Check your insurance coverage/contract

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PyrPatriot

PyrPatriot

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I had a flop on a BLM trail in 2008 with my 2004 TJ Rubicon. There was about $6k worth of damage, mostly to hood, fender, windshield frame, windshield, door, soft top, and scratched wheels and rear corner armor (I had the stock wheels painted black). State Farm covered all of it ($0 deductible). When my agent asked where and how it happened, told her I was offroading on a BLM trail and the Jeep rolled into a gully where the trail had washed out.

I asked the body shop for the prices of the replacement parts, which they gave me. Their cost for a replacement soft top was pretty high, so I asked if they would purchase a Viking Fastback soft top for it, which was cheaper, and they agreed. They even repainted all of my wheels and rear corner armor since the black paint they used was slightly different than what I had used.

My agent asked if anything was damaged which wasn't stock and I told her about the painted wheels and corner armor. She said it was covered. I didn't check my policy, nor have I checked it for the JL, but will be doing so.

rollover 011a.jpg
see, that may be because you are in a state with a lot of BLM land. State Farm in KY told me they wouldnt cover such incidents.





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Windshieldfarmer

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I’m insured by American Family. I’ve been told by my agent that damage is covered if it occurs on a government managed road. Many of the trails in Colorado are technically county roads.
 

Jmonroe

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see, that may be because you are in a state with a lot of BLM land. State Farm in KY told me they wouldnt cover such incidents.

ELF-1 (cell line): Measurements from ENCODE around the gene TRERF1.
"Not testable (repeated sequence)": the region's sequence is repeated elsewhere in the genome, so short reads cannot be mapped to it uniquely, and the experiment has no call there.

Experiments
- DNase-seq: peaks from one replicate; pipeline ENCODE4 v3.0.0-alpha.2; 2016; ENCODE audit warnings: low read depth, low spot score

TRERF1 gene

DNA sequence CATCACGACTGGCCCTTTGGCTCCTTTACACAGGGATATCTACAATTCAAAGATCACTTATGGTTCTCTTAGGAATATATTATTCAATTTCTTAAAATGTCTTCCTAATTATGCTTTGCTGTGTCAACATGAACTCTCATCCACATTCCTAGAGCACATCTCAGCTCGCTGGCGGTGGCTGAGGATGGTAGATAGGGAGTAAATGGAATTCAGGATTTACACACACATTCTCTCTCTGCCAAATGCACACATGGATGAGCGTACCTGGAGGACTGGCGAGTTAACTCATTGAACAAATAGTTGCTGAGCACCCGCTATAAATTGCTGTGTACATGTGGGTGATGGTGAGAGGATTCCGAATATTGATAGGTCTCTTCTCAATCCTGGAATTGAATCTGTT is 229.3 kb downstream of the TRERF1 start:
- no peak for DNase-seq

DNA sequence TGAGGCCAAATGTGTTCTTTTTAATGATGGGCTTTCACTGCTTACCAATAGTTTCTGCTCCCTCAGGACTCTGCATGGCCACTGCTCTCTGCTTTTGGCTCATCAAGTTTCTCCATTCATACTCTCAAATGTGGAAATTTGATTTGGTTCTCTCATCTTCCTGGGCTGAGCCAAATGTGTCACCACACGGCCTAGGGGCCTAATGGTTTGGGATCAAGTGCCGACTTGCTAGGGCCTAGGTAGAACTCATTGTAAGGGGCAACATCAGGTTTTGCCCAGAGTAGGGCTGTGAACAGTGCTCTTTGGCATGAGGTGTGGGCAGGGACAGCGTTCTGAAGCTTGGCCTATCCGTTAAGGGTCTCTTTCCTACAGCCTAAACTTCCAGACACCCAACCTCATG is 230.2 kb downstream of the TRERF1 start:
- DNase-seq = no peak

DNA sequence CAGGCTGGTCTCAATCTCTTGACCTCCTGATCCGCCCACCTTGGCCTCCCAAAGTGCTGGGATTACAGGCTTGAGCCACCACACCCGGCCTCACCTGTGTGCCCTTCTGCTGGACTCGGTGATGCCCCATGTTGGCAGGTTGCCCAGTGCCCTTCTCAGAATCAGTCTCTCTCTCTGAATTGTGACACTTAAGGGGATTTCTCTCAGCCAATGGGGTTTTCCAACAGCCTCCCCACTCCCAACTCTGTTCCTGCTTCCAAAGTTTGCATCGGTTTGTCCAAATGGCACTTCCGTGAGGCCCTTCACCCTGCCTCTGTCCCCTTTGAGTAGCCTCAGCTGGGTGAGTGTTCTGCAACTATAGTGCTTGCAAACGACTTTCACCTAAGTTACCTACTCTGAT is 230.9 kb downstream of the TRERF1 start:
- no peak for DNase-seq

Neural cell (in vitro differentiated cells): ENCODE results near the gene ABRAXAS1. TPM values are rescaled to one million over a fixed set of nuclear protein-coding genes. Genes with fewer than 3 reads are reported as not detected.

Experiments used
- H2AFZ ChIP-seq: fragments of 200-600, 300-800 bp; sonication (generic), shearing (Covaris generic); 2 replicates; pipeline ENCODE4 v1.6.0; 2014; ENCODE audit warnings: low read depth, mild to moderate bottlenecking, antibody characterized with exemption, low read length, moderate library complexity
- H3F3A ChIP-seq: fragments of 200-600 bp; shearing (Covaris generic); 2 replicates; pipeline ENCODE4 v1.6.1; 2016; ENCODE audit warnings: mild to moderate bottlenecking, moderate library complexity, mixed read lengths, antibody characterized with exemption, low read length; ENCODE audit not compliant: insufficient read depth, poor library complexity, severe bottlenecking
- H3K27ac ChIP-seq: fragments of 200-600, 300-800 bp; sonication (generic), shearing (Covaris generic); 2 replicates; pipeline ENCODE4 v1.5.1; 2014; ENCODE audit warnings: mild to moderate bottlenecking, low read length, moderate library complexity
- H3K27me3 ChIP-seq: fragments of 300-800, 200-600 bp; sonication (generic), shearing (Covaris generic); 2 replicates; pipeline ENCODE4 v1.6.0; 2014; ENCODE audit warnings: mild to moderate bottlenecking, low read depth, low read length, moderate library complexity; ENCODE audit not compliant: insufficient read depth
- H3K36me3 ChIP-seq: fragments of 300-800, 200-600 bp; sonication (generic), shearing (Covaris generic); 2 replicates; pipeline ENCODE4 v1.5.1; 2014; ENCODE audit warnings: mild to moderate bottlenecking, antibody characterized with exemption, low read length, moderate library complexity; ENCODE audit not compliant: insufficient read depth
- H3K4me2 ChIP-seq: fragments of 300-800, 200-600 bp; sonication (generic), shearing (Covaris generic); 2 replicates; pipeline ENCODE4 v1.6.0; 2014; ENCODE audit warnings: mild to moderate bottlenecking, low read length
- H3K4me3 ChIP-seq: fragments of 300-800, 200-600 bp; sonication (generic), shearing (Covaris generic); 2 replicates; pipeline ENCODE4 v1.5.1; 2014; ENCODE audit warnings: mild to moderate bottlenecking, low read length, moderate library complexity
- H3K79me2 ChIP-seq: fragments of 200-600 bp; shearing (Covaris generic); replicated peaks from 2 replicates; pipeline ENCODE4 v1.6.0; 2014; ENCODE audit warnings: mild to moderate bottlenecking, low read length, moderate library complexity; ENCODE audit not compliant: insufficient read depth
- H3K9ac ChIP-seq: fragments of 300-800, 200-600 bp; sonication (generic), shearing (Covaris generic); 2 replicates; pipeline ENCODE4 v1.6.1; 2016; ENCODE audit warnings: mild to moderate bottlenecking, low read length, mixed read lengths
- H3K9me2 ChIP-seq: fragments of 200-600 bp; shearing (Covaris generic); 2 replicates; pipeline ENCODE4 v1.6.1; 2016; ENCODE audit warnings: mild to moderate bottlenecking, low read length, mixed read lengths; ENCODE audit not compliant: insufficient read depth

I'd double check that. I don't think it's correct, although I've been retired for a long time.

What "we" (I worked for State Farm for over 30 years) did have were limits for recovery (towing). You had to be within a specified distance of a public road for us to pay the recovery & tow charges. This was to specifically exclude having to go get you out in the middle of nowhere. The carnage was covered regardless. Might get the attention of underwriting, however, affecting your future rates or access to coverage.
 
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PyrPatriot

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I’m insured by American Family. I’ve been told by my agent that damage is covered if it occurs on a government managed road. Many of the trails in Colorado are technically county roads.
Well, it's been about a year since this thread was started. I'm happy to say in my year or so of ownership I have not caused anything to need an insurance claim. Hoping 2021 goes the same way. Through some digging I did find at least one more thing to consider: that how you convey you would use your vehicle. Specifically, sure the policy might cover the "road" you were driving on, but it may not be the case of intent of travel. For what it's worth, I've cleared my "off road" use with both an underwriter and claims specialist, in writing. YMMV.

The case that got me thinking of this was Am. Family Ins. Co. v. Almassud, a 2018 case from GA. The court held that: